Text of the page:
Ezra Winton is a settler writer, curator and scholar who has taught media and film classes at NSCAD, Concordia University and Carleton University. His research focuses on documentary cinema, Indigenous film and media, film festivals, curatorial politics and screen ethics. He is currently a Visiting Scholar at Lakehead University and is co-editing a collection of essays with Lakota artist and scholar Dana Claxton entitled Insiders/Outsiders: The Ethics and Politics of Indigenous Representation and Participation in Canada’s Media Arts (Wilfrid Laurier University Press). Winton is also the co-founder and Director of Programming of Cinema Politica, the largest campus and community based documentary screening network in the world. Ezra is based on the unceded territory of the Kanien’kehá:ka (Mohawk) on the island of Tiohtiá:ke, or Montreal.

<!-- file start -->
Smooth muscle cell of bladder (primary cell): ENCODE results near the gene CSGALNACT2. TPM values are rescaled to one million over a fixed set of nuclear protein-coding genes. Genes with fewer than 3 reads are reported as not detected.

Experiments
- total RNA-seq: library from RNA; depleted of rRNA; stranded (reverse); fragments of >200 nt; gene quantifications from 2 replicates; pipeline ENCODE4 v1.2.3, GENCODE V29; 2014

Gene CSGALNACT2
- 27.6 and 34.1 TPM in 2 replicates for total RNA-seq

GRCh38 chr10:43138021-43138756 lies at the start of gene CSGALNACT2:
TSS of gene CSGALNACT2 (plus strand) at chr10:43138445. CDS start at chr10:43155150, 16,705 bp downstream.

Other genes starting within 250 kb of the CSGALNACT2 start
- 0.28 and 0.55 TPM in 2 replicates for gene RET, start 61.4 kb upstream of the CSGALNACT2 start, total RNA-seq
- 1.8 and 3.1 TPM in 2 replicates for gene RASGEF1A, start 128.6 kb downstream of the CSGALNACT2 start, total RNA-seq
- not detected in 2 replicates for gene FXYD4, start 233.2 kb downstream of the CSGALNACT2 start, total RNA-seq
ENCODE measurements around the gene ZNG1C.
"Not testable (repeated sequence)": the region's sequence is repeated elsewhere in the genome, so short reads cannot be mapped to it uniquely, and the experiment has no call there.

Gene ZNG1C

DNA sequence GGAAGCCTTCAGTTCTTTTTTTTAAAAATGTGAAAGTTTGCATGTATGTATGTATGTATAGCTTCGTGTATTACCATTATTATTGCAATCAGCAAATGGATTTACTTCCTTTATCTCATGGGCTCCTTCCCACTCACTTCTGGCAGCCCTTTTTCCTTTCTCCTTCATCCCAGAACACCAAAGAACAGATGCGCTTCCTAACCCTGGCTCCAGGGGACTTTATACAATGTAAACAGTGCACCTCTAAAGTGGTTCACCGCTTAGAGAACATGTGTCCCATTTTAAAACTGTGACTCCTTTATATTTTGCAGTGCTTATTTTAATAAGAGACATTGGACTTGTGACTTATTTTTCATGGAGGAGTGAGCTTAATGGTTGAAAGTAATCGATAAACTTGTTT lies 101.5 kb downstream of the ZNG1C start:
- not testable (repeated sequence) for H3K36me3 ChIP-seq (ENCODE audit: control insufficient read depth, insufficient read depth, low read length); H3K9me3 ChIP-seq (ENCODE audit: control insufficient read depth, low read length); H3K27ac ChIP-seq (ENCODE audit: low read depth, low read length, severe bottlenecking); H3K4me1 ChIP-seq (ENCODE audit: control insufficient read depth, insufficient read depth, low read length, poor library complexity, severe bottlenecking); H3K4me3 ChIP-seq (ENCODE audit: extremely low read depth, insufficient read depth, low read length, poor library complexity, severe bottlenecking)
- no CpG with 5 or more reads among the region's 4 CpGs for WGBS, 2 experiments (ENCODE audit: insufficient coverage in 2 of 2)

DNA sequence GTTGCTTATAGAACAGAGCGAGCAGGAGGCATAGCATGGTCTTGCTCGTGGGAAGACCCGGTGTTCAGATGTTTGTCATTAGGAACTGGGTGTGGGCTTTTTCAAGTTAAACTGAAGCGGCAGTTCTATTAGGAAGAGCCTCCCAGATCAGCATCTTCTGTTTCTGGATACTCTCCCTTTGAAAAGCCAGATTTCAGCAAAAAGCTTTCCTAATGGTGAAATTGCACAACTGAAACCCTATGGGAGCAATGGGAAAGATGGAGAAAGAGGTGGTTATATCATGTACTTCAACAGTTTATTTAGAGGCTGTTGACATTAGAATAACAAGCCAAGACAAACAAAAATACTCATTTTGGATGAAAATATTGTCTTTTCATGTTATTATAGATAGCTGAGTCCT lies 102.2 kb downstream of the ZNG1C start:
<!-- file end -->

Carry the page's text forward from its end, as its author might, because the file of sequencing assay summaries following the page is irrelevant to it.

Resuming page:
October 25 – “No fear of an indigenous planet – film screening premiere: Documentary Futurism!”7pm, location TBA – https://www.facebook.com/events/943648415822571/

RiVAL: the ReImagining Value Action Lab and the Cinema Politica Network are pleased to invite all members of the Thunder Bay and nearby communities to a special premiere of a selection of films that help us imagine the lands we currently call “Canada” 150 years from now: Documentary Futurism!
Featuring a majority of young indigenous film-makers, this program of six short experimental “documentaries about the future” is thought-provoking, moving, funny and profound.